There is no iterators or other ways to inspect anything but the top element of the stack.
You can also create your own container. This might be handy, and you will learn how a container works.
The containter will behave as a normal array, the size will be fixed when the object is created. The container has no overhead compared to a normal array.
First the basic:
template <typename T, size_t N>
class ArrayClass
   T Array[N];
T is the type, e.g. and int, N is the size of the array.
To use it:
   ArrayClass<int, 10> Array;
Which will create a array of 10 ints.
Then we will create some types, as for any other container:
   typedef T *iterator;
   typedef size_t size_type;
But we have to add a way to access the array:
   T &operator [] (size_type idx) { return Array[idx]; }
Which can be used as the [ ] for arrays and std::vector:
   Array[7] = 7;
   int x = Array[7];
We must then have a size() function as the other containers:
   size_type size() const { return N; }
With these we can use the array:
   ArrayClass<int, 10>::size_type i;
   for(i = 0; i < Array.size(); i++)
      Array[i] = i;
And now the begin and end functions:
   iterator begin() { return Array; }
   iterator end() { return &Array[N]; }
Which can be used:
   ArrayClass<int, 10>::iterator it;
   for(it = Array.begin(); it != Array.end(); it++)
      std::cout << *it << std::endl;
We can use our container with the normal algorithms:
   std::swap(Array[4], Array[6]);
   std::sort(Array.begin(), Array.end());
   std::fill(Array.begin(), Array.end(), 111);
Now we just need a at() function which is to throw a exception if we try to use an illegal index:
   T &at(size_type idx)
      if(idx < size())
         return Array[idx];
      throw std::out_of_range("ArrayClass::at()");
To test it:
      std::cout << Array.at(10) << std::endl;
   catch(const std::exception &e)
      std::cerr << "Catch: " << e.what() << std::endl;

One disadvantage with STL containers is that they can only store elements of the same type, but there are ways to circumvent this limitation.
We will use the fact that pointers to classes who are derived from the same base class, are close enough to beeing "same type" to be stored in the same container.
The example code here will use a std::vector, but the methods can be used for any STL container.
First we define a base class, that will know what type the derived class is:
class BaseClass
   enum ClassType
   const ClassType Type;
   virtual ~BaseClass(){}
   BaseClass(ClassType aType) : Type(aType)
The Type member tells which class the derived class is, the enumeration must be extended for each class which are derived from the base class. Type is const as classes can't change type on-the-fly.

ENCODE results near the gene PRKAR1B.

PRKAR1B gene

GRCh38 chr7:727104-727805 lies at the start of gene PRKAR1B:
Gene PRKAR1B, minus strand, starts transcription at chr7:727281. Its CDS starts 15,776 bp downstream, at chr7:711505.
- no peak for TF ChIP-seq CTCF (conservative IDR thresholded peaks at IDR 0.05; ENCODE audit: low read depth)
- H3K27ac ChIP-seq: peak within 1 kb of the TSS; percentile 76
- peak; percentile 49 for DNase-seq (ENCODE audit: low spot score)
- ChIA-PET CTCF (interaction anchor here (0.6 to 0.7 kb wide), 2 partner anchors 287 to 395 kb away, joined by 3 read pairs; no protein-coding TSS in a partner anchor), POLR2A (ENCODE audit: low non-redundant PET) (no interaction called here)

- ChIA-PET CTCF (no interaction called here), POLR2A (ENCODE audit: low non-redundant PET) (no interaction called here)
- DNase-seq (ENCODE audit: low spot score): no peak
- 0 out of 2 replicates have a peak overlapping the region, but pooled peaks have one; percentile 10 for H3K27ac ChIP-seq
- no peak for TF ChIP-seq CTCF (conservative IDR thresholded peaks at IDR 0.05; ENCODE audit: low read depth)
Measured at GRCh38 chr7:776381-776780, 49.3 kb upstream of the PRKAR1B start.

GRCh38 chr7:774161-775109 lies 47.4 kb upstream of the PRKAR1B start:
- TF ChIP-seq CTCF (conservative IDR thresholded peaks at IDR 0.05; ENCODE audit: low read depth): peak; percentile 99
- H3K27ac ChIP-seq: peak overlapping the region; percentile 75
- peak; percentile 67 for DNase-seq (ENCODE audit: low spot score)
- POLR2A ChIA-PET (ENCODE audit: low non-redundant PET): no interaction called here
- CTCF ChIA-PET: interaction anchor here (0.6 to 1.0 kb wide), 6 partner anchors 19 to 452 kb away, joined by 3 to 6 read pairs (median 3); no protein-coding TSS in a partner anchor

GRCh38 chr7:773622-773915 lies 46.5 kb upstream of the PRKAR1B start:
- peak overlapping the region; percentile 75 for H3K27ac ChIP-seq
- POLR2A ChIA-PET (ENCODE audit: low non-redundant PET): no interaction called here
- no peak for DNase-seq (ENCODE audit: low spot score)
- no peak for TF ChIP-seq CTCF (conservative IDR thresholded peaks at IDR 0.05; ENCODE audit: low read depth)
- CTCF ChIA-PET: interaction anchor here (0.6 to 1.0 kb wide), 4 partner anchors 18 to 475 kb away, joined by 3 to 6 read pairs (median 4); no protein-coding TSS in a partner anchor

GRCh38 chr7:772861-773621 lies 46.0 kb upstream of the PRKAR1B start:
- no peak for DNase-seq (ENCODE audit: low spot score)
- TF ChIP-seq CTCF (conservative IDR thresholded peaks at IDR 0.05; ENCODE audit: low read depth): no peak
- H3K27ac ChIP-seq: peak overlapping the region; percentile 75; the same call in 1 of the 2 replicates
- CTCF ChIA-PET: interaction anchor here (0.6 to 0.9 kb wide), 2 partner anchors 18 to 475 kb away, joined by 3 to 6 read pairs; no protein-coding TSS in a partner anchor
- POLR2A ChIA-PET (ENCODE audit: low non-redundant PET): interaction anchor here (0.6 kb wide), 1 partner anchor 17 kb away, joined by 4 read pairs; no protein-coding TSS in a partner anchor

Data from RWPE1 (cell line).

The default constructor (the one without arguments) is private as we want to force the derived classes to use the other constructor, which sets the Type member. This constructor is protected as we do not want to let users create an instance of the base class, they have to derive a class from the base class.
The destructor is not strictly necessary, but we add it as we want to be able to use dynamic_cast, more on that later.
Then we can create some classes derived from BaseClass:
class DoubleClass : public BaseClass
   DoubleClass(double aD) : BaseClass(DoubleType), D(aD)
   double D;

class IntClass : public BaseClass
   IntClass(int aI) : BaseClass(IntType), I(aI)
   int I;
And now we can create the container and add some objects to it:
   std::vector<BaseClass *>MyVector;
   MyVector.push_back(new IntClass(123));
   MyVector.push_back(new DoubleClass(1.123));
To get an element from the vector, is a bit more tricky, as we first has to check which type we get.
One simple approach:
   if(MyVector[i]->Type == BaseClass::IntType)
      IntClass *Int = (IntClass *)MyVector[i];
      std::cout << Int->I << std::endl;
Now this cast is not nice, this is C++ after all, so we can do better:
   DoubleClass *Double = dynamic_cast<DoubleClass *>(MyVector.[i]);
      std::cout << Double->D << std::endl;
      std::cout << "Ups it was not a DoubleClass" << std::endl;
dynamic_cast is a cast operator, which knows if the cast is legal, and can take propper action if not. As we cast a pointer dynamic_cast will return a NULL pointer if the cast was not legal, for other types it will throw an exception.
It could be nice if we could avoid putting casts everywhere, so lets add some "cast functions" to the base class:
   class DoubleClass *GetAsDoubleClass();
   class IntClass *GetAsIntClass();
We write class in front of the return type as the compiler don't know these types when we define BaseClass.
To implement these:
class DoubleClass *BaseClass::GetAsDoubleClass()
   DoubleClass *Ret = dynamic_cast<DoubleClass *>(this);
class IntClass *BaseClass::GetAsIntClass()
   IntClass *Ret = dynamic_cast<IntClass *>(this);
And to use them:
   DoubleClass *Double = MyVector[i]->GetAsDoubleClass();
   IntClass *Int = MyVector[i]->GetAsIntClass();
But you still have to check if the pointer is a NULL pointer.
It might be more handy to use exceptions, to do this we let the cast-functions throw an exception if the conversion fails:
class DoubleClass *BaseClass::GetAsDoubleClass()
   if(Type != DoubleType)
      throw std::bad_cast();
   DoubleClass *Ret = dynamic_cast<DoubleClass *>(this);
      throw std::bad_cast();
   return Ret;
Now we have to catch these:
      IntClass *Int = MyVector[1]->GetAsIntClass();
   catch (std::bad_cast)
      std::cout << "Ups, bad cast" << std::endl;
You can naturally use try/catch on an block of code, e.g. a compte function.
I have put the code I wrote to test this here.

Another way to do this is to use the visitor design pattern. I will create an example one of these days.